For traders who are looking for insight into coming stock market moves, it is very helpful to look at “leading indicators” or economic indicators that have a tendency to lead stock market moves. In the world of economics, copper has been nicknamed “Dr. Copper” or “the metal with a Ph.D in Economics” thanks to its high economic sensitivity, which is a result of its extensive use in automobile manufacturing, construction (used in wiring and plumbing), metallurgy and electronics.
One of the more effective ways to use copper’s leading indicator qualities is to analyze divergences between copper prices and stock prices. Ideally, stock market strength should be confirmed by rising copper prices, and vice versa, but there are times when copper prices don’t confirm stock prices, and this is what is known as a divergence. Stock market tops are often preceded by weakness or peaks in copper prices, and stock market bottoms are often preceded by bottoming and strengthening copper prices.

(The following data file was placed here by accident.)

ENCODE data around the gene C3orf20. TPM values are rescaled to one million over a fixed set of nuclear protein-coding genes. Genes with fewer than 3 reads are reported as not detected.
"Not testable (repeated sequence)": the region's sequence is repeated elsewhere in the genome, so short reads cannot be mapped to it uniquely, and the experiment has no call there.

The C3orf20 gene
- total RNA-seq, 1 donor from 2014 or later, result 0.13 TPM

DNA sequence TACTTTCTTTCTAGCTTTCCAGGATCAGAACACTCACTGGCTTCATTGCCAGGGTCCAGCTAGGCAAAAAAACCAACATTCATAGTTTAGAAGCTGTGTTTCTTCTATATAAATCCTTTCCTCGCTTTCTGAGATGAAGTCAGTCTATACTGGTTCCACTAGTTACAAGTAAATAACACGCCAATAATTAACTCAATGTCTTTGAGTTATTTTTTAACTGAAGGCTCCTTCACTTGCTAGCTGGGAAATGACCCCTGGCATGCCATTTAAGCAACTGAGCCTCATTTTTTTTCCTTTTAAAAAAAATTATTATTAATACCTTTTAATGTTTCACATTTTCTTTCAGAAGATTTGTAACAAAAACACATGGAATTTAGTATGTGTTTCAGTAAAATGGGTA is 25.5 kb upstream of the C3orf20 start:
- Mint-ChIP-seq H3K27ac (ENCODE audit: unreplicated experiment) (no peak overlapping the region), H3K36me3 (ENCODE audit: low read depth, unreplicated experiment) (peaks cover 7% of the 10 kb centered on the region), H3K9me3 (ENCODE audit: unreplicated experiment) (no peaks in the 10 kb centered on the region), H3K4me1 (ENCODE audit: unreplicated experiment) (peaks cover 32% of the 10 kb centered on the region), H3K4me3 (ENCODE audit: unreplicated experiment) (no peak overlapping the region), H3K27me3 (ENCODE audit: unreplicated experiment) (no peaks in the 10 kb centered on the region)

The chart below shows the stock market bottom in early 2003, after a three year bear market that ensued after the late-1990s Dot-com bubble popped as well as the September 11th, 2001 terrorist attacks and invasion of Afghanistan. Copper prices bottomed in late-2001, and began to rise even as stocks continued to fall until early 2003. One of the reasons why copper prices started to rise in advance of stocks is because copper prices are very sensitive to interest rates, which were cut to multi-decade lows by the Federal Reserve to cushion the blow of the September 11th terrorists attacks and the post-Dot-com bubble recession. Another major reason why copper prices started to rise ahead of stock prices is because copper demand was quietly increasing as the 2003-2007 housing boom and bubble got underway, which temporarily boosted economic growth until it led to a crisis of its own starting in 2007. China’s infrastructure-driven economic boom that started in the early-2000s also caused copper prices to rise and helped to boost global economic growth. The stock market bottom in early 2003 marked the start of a powerful bull market that finally culminated in late-2007, and astute copper watchers were given advance notice of this bull market.